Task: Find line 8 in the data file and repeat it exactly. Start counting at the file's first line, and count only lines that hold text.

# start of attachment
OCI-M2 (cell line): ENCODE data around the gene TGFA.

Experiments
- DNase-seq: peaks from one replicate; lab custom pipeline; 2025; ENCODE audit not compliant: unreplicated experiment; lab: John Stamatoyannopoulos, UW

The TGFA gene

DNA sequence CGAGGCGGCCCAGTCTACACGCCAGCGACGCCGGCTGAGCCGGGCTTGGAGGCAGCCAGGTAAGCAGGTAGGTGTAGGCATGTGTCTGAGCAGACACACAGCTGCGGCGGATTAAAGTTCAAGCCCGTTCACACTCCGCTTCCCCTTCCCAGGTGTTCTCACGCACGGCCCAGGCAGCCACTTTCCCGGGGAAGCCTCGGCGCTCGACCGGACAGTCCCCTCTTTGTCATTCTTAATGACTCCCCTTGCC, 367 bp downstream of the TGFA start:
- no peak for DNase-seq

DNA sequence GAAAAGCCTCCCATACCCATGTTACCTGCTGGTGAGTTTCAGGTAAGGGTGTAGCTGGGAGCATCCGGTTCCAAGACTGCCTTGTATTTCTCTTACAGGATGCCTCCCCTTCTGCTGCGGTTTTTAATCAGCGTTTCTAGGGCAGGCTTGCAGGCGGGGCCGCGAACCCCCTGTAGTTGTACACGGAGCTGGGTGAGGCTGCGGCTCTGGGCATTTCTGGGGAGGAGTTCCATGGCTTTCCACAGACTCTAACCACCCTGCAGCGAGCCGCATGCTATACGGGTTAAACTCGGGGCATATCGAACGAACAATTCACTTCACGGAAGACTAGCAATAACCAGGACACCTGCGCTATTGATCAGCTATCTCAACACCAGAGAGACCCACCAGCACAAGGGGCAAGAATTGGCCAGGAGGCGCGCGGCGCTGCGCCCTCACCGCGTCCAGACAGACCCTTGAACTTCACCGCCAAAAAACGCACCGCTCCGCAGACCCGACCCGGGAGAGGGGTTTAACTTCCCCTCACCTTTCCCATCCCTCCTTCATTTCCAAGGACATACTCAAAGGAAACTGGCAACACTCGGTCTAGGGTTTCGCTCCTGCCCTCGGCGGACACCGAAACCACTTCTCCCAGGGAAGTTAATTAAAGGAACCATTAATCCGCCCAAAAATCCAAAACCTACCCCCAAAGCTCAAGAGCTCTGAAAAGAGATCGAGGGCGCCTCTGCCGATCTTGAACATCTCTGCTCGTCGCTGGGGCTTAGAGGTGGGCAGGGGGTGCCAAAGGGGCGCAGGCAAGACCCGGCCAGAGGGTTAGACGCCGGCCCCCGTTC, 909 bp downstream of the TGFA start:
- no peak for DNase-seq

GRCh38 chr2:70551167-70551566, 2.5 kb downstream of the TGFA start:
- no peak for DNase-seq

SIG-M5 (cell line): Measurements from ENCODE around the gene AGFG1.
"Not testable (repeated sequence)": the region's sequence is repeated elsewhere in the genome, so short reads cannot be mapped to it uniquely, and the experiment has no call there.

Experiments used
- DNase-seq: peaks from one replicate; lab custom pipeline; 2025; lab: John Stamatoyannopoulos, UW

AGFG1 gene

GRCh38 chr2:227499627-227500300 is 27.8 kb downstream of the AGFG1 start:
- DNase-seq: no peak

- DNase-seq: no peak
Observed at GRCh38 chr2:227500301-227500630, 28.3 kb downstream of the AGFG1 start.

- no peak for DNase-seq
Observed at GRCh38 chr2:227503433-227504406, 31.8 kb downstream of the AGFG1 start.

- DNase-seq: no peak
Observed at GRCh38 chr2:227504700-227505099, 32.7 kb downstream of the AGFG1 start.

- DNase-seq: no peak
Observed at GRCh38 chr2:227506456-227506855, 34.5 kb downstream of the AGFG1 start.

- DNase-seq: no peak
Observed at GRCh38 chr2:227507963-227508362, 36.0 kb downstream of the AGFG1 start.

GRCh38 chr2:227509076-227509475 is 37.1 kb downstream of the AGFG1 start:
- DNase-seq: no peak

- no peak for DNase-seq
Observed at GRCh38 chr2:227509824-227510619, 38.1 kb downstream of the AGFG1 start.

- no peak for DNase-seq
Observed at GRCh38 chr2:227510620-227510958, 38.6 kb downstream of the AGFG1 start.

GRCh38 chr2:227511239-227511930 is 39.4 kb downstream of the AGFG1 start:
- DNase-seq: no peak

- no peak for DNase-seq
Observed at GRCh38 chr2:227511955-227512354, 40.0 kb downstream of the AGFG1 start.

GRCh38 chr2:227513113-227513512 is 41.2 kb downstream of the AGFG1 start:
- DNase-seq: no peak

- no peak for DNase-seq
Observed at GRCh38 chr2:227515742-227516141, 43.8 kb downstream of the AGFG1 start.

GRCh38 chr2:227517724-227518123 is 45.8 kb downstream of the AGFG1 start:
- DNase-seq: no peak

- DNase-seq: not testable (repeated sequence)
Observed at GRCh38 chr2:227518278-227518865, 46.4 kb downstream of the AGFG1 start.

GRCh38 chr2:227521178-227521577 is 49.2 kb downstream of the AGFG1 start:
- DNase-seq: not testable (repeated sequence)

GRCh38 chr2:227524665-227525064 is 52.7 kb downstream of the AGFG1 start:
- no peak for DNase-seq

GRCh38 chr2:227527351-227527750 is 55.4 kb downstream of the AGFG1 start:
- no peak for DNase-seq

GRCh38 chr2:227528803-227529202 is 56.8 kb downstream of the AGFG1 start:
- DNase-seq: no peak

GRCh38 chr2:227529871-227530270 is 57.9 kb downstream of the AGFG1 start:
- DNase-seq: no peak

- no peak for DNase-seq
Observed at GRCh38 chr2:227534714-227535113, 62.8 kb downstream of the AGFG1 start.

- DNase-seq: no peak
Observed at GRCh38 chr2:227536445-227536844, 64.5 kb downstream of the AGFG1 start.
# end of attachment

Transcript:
- no peak for DNase-seq